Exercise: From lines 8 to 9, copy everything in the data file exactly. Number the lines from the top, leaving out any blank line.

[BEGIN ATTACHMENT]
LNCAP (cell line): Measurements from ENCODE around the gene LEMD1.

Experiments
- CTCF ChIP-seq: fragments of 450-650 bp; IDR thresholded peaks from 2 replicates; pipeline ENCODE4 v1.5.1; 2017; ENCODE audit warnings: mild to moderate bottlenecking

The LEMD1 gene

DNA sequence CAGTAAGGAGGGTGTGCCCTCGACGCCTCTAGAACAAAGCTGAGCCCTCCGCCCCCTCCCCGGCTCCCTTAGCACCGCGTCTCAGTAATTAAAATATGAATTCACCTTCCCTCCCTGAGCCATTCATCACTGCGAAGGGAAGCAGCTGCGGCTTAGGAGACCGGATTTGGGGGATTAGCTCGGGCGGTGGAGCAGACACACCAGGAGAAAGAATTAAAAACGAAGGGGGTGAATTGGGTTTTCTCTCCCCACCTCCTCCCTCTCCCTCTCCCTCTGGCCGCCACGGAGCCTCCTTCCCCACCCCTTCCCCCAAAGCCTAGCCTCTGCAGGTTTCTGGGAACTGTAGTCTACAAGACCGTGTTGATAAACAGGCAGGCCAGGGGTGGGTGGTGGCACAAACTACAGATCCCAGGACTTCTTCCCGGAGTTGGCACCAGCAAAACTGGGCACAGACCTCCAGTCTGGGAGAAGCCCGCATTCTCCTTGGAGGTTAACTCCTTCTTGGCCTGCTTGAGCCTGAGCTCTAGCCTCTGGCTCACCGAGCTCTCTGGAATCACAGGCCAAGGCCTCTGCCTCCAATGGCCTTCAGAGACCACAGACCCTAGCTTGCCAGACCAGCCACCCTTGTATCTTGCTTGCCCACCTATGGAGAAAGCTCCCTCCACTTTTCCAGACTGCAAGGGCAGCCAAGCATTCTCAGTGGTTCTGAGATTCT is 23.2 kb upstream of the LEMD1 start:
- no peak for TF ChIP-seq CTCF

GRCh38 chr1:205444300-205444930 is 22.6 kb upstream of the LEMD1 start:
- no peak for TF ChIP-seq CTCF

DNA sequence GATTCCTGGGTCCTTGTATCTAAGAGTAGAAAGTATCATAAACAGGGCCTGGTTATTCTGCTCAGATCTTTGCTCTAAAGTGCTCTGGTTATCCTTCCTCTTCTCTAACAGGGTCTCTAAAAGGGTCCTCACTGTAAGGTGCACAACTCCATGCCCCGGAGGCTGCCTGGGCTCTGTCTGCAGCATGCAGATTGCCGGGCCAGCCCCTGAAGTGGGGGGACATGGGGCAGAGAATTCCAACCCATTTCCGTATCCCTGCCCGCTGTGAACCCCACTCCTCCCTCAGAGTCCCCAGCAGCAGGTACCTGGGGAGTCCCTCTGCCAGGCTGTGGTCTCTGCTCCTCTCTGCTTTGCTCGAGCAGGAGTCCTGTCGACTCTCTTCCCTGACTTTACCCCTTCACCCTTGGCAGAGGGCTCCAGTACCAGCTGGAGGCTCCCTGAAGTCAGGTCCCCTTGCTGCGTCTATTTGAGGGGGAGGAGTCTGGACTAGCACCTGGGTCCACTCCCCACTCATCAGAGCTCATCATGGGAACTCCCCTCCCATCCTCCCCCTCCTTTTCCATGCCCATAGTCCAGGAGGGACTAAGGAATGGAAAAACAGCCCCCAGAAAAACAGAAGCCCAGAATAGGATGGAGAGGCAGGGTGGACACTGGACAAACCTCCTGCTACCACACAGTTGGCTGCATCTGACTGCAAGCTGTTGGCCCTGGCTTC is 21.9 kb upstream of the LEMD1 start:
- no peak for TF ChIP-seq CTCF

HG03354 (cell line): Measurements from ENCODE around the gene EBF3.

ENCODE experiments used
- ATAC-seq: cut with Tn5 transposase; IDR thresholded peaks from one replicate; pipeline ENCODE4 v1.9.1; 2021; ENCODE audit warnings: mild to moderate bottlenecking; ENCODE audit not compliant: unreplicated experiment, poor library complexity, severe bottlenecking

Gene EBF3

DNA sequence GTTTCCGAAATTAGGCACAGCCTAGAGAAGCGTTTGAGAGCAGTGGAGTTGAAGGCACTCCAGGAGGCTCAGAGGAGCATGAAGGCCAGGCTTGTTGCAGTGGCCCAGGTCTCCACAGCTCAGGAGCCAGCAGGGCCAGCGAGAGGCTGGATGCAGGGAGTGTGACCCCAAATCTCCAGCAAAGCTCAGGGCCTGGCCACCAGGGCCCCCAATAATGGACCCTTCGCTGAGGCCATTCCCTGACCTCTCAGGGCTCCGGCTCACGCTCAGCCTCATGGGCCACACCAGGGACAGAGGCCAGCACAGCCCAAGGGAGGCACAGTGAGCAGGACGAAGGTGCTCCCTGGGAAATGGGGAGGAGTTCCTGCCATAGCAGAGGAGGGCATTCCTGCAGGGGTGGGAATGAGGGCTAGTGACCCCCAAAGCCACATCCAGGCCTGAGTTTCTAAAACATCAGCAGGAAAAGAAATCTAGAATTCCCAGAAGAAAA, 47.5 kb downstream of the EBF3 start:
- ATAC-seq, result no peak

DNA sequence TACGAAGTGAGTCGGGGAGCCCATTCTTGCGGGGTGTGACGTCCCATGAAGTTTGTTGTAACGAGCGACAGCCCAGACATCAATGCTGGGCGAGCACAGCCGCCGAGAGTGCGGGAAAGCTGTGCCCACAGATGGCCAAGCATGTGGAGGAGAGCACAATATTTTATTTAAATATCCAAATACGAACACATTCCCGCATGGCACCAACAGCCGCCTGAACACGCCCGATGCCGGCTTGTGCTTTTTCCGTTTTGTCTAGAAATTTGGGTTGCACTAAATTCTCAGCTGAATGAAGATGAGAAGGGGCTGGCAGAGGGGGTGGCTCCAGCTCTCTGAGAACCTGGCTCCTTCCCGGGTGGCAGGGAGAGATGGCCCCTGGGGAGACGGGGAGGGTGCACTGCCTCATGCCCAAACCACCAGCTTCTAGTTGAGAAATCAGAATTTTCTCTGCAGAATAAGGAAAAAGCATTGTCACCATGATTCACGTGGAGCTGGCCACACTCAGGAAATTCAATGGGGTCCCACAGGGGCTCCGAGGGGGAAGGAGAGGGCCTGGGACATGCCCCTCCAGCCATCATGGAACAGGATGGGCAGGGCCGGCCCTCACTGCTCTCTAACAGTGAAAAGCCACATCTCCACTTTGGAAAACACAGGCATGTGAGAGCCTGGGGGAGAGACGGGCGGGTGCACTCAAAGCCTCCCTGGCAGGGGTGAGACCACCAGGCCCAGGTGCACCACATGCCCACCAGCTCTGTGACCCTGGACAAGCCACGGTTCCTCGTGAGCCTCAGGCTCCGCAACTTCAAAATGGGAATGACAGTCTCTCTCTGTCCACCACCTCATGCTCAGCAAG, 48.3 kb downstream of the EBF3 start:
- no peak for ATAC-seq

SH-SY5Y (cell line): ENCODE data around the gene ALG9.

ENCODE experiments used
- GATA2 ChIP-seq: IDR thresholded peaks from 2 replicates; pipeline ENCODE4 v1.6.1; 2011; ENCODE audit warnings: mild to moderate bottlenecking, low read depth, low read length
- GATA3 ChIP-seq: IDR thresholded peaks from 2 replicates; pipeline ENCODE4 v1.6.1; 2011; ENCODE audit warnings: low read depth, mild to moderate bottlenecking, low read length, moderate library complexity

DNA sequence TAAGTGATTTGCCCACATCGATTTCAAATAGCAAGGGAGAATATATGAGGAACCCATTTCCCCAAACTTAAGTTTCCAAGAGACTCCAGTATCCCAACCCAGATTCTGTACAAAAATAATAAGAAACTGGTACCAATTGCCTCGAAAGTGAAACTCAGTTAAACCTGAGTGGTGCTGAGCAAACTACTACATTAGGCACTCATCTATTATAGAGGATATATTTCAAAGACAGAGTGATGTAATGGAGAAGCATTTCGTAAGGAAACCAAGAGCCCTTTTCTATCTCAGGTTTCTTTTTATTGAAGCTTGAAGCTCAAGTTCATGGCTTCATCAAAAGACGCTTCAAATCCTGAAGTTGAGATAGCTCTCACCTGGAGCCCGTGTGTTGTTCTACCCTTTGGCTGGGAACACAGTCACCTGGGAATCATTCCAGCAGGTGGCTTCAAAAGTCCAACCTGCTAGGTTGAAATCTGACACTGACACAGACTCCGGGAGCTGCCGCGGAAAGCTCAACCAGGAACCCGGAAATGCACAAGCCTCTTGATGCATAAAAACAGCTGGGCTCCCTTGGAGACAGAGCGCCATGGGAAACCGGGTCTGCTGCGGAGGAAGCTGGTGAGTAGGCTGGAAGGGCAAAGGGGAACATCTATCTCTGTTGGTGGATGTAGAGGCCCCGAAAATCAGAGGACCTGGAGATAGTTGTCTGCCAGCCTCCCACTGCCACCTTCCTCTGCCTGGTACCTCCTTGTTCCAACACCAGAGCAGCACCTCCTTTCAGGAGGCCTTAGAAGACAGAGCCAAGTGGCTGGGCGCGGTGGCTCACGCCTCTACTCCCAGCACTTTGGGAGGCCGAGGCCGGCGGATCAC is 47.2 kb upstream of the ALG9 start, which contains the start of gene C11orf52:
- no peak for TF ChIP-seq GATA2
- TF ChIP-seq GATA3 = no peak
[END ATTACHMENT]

- no peak for TF ChIP-seq CTCF

DNA sequence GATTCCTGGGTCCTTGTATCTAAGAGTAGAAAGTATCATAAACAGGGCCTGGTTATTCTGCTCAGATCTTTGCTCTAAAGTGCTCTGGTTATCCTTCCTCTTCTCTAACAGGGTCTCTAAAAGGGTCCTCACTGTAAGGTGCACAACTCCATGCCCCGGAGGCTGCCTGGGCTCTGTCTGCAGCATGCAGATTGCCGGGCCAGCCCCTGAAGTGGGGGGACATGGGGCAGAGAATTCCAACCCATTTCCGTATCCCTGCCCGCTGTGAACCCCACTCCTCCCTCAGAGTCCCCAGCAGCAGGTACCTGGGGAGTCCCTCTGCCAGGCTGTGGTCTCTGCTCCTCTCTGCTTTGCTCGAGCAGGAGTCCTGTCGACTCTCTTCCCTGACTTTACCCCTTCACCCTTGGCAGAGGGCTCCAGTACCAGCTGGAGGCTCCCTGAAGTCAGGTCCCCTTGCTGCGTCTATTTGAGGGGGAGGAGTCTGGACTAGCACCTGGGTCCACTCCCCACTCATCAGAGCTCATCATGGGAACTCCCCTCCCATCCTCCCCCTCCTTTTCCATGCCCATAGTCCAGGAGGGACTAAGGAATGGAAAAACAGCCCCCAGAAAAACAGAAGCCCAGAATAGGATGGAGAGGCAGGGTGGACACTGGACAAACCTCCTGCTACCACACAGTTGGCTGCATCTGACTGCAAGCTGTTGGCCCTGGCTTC is 21.9 kb upstream of the LEMD1 start: